Published on June 19th, 2009 | by Tina Casey8
BIOROCK Uses Rocks to Treat Sewage
June 19th, 2009 by Tina Casey
Good-bye honey truck, hello rocks. A mini sewage treatment plant called BIOROCK beats conventional septic systems on every level. Using rocks as a medium, BIOROCK needs little or no electricity, requires less maintenance, and produces a super-clean effluent. It’s scalable down to use for individual homes. Farms, campgrounds, trailer parks, corporate parks, subdivisions and vacation spots are other likely uses. BIOROCK was developed in the Netherlands and has been kicking around Europe for a number of years. Recently it made the jump to Ireland and Canada, so it could be only a matter of time before it pops up in the U.S.
More Efficient Sewage Treatment on a Small Scale
BIOROCK consists of a modular block, installed underground like a septic tank. In the first treatment chamber, solids are trapped and digested anaerobically. The company claims that this chamber requires emptying only every 3-4 years. The second chamber treats the effluent through an aerobic process. It contains layers of fibrous rock in netting, which are exposed to air through a natural updraft, or chimney effect. Aerobic bacteria grow inside the rock matrix, aided by the updraft, and digest the suspended solids. BIOROCK U.K. reports that the effluent beats European standards for small sewage treatment plants, EN 12566-3 2005 and EN 12566-7 2006.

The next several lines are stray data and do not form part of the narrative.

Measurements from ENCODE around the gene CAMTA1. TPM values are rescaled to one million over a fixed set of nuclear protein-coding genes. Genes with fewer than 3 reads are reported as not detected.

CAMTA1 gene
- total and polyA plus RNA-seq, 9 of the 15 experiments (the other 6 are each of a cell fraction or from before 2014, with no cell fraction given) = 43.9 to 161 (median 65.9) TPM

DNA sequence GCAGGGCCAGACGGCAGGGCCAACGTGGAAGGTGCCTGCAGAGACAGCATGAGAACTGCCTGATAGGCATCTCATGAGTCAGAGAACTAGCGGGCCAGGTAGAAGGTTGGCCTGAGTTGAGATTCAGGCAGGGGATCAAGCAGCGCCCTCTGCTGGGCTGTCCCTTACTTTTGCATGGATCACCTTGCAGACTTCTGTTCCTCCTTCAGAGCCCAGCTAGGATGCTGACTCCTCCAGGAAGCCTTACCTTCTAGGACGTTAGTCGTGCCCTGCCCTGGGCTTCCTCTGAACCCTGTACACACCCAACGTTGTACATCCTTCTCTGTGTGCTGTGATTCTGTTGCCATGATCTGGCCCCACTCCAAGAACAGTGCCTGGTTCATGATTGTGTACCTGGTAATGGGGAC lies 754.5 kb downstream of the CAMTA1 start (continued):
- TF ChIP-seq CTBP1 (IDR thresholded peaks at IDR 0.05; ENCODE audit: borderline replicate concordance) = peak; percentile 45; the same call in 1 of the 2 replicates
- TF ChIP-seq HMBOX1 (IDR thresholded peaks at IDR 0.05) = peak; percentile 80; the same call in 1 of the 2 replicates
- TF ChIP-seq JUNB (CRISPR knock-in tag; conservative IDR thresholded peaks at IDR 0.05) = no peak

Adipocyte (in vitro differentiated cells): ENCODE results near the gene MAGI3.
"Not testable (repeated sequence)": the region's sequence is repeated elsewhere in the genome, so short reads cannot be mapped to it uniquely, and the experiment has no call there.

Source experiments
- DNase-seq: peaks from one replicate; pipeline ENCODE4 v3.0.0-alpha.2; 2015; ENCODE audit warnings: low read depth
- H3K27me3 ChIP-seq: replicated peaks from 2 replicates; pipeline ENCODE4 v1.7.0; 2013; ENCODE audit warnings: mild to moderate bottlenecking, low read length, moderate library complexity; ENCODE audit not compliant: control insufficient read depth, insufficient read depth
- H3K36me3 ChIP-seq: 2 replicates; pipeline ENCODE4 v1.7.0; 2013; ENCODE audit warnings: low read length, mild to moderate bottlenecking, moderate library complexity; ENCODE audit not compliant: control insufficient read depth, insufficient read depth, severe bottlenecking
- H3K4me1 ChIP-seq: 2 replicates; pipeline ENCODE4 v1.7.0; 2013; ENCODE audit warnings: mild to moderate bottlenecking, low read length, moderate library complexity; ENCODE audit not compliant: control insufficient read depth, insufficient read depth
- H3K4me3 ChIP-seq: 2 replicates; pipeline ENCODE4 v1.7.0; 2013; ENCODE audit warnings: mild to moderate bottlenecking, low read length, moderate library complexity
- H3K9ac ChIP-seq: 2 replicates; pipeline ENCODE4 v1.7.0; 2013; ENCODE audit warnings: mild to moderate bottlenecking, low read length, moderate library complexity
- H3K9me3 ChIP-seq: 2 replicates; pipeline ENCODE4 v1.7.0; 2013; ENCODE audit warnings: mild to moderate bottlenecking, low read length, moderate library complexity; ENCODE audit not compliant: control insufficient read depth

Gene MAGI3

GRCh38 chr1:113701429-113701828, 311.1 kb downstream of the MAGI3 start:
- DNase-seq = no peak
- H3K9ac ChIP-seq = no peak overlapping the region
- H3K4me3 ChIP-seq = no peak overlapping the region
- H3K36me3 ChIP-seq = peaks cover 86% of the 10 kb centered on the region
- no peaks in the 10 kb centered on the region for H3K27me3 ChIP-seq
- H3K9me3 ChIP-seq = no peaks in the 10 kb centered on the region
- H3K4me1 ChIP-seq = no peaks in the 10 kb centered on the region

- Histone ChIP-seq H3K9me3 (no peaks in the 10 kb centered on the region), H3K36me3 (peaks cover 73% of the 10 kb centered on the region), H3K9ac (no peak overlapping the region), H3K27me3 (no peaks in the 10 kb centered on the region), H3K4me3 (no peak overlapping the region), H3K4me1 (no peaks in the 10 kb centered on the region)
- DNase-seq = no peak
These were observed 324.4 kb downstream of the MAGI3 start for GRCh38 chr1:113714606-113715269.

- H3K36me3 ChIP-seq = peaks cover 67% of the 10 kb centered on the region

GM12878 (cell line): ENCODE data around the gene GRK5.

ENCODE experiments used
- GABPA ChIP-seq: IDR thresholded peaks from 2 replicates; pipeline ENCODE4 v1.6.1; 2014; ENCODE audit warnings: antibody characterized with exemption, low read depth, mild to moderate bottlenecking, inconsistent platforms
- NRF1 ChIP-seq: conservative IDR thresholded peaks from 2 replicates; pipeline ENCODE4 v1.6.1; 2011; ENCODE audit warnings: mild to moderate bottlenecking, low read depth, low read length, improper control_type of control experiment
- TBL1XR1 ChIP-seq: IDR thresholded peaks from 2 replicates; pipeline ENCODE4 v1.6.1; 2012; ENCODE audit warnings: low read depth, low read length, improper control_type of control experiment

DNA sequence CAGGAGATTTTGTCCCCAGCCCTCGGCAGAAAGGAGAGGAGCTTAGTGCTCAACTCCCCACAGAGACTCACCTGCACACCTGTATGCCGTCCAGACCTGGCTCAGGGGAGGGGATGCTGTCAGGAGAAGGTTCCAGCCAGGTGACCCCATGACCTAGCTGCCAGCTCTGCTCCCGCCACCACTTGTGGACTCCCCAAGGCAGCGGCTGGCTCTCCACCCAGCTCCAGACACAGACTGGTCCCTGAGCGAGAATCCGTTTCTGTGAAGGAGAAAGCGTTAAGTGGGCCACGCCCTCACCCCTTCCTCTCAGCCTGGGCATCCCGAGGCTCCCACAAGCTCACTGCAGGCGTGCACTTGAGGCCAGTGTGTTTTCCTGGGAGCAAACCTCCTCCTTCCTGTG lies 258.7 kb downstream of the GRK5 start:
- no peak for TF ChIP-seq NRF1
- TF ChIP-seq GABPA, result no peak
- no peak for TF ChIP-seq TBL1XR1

Sustainable Sewage Treatment
BIROCK’s ease of maintenance, simple installation, and use of recyclable materials helps contribute to a low carbon footprint. The BIOROCK process itself requires no electricity, and it is designed to discharge effluent by gravity into a waterway.
Sewage Treatment Off the Grid
Sewage treatment is one of the stickiest dilemmas that off-grid building designers face, especially in urban areas. The BIROCK system offers one solution for sites where a gravity discharge is not possible and pumping is required. Small scale solar panel and wind turbine components are available to help keep the system off-grid. The system could also prove useful for off-grid second homes or eco-vacation spots, even when they are not used year-round. It can be left dormant for long periods of time without damage, and it can be restarted within a day or so compared several weeks for a conventional septic system start-up.
Note: BIOROCK is not to be confused with the Biorock method of restoring coral reefs.
Image: Ryan Harvey on flickr.com
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